HOWLAND - Setting a reminder on a cell phone is pretty standard these days, and some are a little more important than others.
Whether it's a beep, a Jay-Z rhyme or some annoying chimes that leave a jingle stuck in your head all day, the alarm that goes off usually holds some meaningful information, or it wouldn't have been set.
Parents may have a "Pick up the kids from practice" note in their phones (that's usually a pretty imperative one). There's the "take the dog out" memo for others (always significant to those who value their carpet). Or maybe a kid has "Study for science test" popping up the day before a final or midterm (anyone who hopes to get a job one day should probably follow suit).
For David-Brian Whisler, a junior on the Howland wrestling team, his daily reminder is a little different than most, but it means just as much to him as a parent who needs to pick up the kids.
"I'm going to be a state champion," Whisler said. "I have a reminder that goes off on my phone every day to remind me. And I have a piece of tape on my mirror that does the same thing.
"It's such an awesome thing to say, 'I'm a state champion.' Once you win, it's just an amazing feeling. I don't want to say it's a weight off your shoulders, it's just so nice that all that hard work paid off."
His words may sound slightly cocky, but the soft-spoken Whisler is nothing of the sort. Realistic is a better-suited word, according to his coach, Bill Beasom. The kid did win a state title as an eighth-grader, and he's also a three-time state freestyle champ, but after finishing fourth in the OHSAA State Wrestling Championships as a sophomore last year, Whisler isn't settling for any consolation prizes.
"Everyone's goal is different in wrestling," Whisler said. "Mine is to be a state champion."
He's doing everything he can to be just that.
Whisler participated in some of the most difficult offseason tournaments in the country during the past few months. He competed in the Fargo Nationals and FILA Cadet Nationals, both of which are widely regarded as the toughest amateur wrestling events in the country. This past Friday and Saturday he took part in the Ironman Tournament at Walsh Jesuit High School, an in-season tournament that only invites the best wrestlers and teams from around the country. Whisler came down with bronchitis earlier in the week, but he continued to wrestle and placed eighth.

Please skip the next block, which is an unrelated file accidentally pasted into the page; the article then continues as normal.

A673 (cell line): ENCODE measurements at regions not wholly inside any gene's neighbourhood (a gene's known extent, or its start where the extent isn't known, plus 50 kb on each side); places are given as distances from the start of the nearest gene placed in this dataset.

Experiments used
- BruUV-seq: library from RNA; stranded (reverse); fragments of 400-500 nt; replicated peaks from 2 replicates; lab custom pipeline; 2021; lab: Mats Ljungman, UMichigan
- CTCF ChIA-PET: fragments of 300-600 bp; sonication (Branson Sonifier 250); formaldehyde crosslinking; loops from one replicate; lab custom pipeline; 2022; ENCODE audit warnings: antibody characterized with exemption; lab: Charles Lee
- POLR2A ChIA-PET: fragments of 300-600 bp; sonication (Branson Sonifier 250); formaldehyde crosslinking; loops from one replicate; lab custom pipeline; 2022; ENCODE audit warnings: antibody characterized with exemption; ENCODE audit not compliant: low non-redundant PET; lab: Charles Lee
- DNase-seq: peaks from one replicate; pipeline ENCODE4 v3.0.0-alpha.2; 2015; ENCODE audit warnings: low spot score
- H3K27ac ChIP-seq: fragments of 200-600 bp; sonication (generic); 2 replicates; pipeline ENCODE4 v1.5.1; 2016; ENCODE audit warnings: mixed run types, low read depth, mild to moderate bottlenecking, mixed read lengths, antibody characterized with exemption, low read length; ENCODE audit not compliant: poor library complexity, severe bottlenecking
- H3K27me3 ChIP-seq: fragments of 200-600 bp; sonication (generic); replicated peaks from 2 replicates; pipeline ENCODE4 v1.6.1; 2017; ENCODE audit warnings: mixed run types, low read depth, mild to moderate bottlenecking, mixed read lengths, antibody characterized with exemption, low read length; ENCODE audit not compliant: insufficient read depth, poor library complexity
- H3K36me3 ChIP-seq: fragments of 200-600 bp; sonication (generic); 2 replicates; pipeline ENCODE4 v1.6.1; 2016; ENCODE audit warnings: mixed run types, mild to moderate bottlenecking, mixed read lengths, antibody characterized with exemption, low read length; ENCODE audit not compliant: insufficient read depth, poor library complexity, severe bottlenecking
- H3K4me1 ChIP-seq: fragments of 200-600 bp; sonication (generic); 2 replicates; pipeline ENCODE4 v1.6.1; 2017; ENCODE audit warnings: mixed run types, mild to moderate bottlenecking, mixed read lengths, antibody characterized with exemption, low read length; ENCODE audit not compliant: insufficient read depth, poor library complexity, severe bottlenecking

His work ethic is as good or better than any wrestler Beasom has ever seen. The fifth-year Howland coach believes Whisler can give the Tigers their second state champion in as many years (Gabe Stark won the 145-pound Division II title last season).
"This is the best I've ever seen him look," said Beasom, who added that Whisler was the first Howland wrestler to ever be invited to the Ironman. "They wanted him in there because he's one of the best in the state. I think he's ranked as the 10th best junior in the country at his weight. In some publications, he's ranked No. 1 in the state."
Whisler's most glaring physical attributes are his quickness and a near-flawless technique. He said he doesn't spend hours in the weight room because he doesn't want to grow bulky or lose his flexibility, so he focuses on gaining a better understanding of the sport. He accomplishes that by traveling to different tournaments and joining wrestling clubs that possess some of the top wrestlers in the nation. This training occurs during the summer, when most kids are enjoying their free time at the pool or by playing the newest "Call of Duty" video game.
Putting that stuff aside to focus on wrestling isn't a problem for Whisler.
"I love the sport," he said. "I love everything about it. I love traveling, and if you want to be good at something, you have to make sacrifices. I love the sport so much, it's definitely worth the sacrifice. The people I've met in wrestling, those are the people I'm going to be friends with my whole life."
It's a life full of wrestling - and strange reminders on his phone - for Whisler. He understands the pressure that comes along with a "state title or bust" mentality, but the pressure of the sport is what drives him.
"I love being out in the center of the mat, in front of everybody," he said. "There's nothing like it."